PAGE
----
Updated: December 10, 2014 10:15:48 am
UBER’S operations head for South Asia, Allen Penn, said on Tuesday that the cab service was still taking bookings across India, including in Delhi, and would continue to do so as the “livelihood of thousands of drivers depended” on his firm’s service.
Delhi government had banned Uber’s services on Monday after massive outrage over the alleged rape of a Gurgaon executive by one of its drivers in Delhi on Friday night. “The last few days have been difficult for Delhi, particularly the victim. Our condolences go out to her and the family. We are deeply sorry about the incident and want to do everything we can to help her,” Penn told reporters here late Tuesday.
“We are still trying to get the details of the ban. Though we respect the government and its rules and regulations, we are also committed to our drivers and will continue to support them as their livelihood depends on Uber. They have to feed their families and we cannot abandon them at this time of need.”
According to Penn, Uber first received a call from Delhi Police at 9 am on Saturday. “They had a name which did not match any of our records, but the phone number they provided matched our database. We quickly provided the police the driver’s name, photograph, address and all the necessary documents available with us. Since the GPS tracking system provides us all details, we were also able to tell the police the route which the cab had taken.”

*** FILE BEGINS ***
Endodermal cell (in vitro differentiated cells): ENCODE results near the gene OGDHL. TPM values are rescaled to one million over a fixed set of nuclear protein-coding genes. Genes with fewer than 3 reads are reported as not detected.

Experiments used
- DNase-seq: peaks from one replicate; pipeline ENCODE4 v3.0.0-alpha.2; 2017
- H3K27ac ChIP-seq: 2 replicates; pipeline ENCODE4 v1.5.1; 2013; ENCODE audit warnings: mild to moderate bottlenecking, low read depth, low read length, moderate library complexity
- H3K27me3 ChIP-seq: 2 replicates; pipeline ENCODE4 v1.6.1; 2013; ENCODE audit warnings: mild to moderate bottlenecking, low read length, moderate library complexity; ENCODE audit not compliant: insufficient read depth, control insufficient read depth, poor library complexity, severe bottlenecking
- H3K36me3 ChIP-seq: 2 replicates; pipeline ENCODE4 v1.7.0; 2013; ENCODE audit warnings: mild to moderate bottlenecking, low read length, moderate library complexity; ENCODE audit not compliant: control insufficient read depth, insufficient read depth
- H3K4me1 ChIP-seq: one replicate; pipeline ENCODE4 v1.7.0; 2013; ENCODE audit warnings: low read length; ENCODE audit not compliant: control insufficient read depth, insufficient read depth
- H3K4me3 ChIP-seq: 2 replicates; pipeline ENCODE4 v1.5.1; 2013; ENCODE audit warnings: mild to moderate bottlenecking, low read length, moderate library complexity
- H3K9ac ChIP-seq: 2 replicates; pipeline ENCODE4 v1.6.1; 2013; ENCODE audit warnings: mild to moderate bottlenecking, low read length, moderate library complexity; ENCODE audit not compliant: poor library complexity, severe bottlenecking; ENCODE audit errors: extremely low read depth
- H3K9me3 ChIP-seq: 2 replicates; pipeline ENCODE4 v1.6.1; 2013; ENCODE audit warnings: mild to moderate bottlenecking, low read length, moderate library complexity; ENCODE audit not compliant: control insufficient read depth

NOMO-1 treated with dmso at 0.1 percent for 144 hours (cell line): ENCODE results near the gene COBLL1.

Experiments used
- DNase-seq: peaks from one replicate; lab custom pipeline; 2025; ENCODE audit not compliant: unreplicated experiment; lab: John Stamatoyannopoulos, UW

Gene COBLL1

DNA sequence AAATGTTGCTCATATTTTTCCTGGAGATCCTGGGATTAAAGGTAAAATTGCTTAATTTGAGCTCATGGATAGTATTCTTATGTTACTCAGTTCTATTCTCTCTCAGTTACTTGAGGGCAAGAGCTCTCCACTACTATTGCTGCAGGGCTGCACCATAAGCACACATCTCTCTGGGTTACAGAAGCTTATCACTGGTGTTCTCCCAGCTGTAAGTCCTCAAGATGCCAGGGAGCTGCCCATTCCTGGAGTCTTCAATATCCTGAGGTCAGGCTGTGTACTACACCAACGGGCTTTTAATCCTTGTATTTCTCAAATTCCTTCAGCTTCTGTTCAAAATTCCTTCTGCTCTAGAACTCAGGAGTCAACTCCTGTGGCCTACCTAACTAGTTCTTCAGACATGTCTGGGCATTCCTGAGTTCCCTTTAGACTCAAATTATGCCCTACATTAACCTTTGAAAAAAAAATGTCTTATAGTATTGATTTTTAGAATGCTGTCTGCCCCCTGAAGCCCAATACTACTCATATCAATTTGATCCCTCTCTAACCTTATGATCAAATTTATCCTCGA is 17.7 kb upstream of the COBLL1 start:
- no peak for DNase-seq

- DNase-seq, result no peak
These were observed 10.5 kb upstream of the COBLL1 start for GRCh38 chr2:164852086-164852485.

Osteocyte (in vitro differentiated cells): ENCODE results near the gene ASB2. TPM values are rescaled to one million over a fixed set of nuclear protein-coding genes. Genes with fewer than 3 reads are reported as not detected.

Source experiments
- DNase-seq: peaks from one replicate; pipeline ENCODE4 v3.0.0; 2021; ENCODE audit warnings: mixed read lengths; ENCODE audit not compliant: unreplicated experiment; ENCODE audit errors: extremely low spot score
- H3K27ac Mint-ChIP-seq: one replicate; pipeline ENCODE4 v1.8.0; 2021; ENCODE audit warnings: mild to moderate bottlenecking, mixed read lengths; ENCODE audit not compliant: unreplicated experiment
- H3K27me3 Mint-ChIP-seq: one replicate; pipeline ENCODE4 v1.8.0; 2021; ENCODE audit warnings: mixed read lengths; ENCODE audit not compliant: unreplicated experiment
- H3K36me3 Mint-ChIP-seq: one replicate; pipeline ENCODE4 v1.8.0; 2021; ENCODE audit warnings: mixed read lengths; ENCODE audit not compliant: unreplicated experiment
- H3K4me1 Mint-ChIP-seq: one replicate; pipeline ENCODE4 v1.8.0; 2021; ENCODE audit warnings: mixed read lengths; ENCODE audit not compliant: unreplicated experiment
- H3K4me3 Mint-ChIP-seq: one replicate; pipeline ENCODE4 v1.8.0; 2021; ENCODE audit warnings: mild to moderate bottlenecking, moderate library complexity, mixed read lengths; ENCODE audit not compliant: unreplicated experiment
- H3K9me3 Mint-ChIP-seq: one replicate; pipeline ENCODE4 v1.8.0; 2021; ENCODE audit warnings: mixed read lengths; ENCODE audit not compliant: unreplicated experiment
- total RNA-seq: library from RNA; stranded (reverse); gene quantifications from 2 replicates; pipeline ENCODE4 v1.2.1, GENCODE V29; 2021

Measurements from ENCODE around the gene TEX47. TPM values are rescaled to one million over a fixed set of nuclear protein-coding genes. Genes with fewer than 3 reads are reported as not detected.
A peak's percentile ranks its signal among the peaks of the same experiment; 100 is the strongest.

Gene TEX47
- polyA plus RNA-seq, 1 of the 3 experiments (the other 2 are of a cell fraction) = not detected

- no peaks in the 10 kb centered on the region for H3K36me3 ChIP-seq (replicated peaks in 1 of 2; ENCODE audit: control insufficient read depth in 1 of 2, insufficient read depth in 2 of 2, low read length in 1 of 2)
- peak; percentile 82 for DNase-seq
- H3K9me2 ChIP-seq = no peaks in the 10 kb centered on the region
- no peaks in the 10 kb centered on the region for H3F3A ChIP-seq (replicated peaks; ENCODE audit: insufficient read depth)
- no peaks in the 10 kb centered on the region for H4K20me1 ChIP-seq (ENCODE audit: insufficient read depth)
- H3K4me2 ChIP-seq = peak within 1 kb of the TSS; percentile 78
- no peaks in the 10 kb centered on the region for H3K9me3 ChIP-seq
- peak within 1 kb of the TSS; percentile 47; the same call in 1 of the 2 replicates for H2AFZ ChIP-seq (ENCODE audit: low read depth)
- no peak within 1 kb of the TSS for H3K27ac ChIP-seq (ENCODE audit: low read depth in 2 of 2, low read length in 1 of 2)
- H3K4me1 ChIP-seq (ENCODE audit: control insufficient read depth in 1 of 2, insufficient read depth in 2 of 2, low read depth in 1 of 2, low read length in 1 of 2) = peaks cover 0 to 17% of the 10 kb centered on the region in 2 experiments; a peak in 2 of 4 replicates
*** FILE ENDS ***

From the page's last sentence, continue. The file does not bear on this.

Since then, Penn said, Uber had been “closely” following up with the police. “Our priority in the last few days has been to cooperate with the investigating agencies.”
Penn said the licences were issued to the drivers by the Indian government much before the company started operations here. “All these trips were still happening. It was the same drivers, same cabs, same driving licences, same documents, same travellers — literally nothing has changed. The only difference Uber has made is to facilitate more business, help drivers get more rides, make more money.”
Penn also claimed that the company carries out “all required checks” including the personal details of the drivers and the fitness of the vehicles. Once a driver registers with Uber, in-person checks are conducted at the Gurgaon office. Uber, he added, has 50 employees in India and the team is responsible for these checks in its offices in each city. Once registered, information from the documents provided by the drivers is fed into Uber’s system.
“The most important verification is the bank account. Uber requires the drivers to have a bank account to pay them. And a bank account needs a KYC verification process,” he explained.
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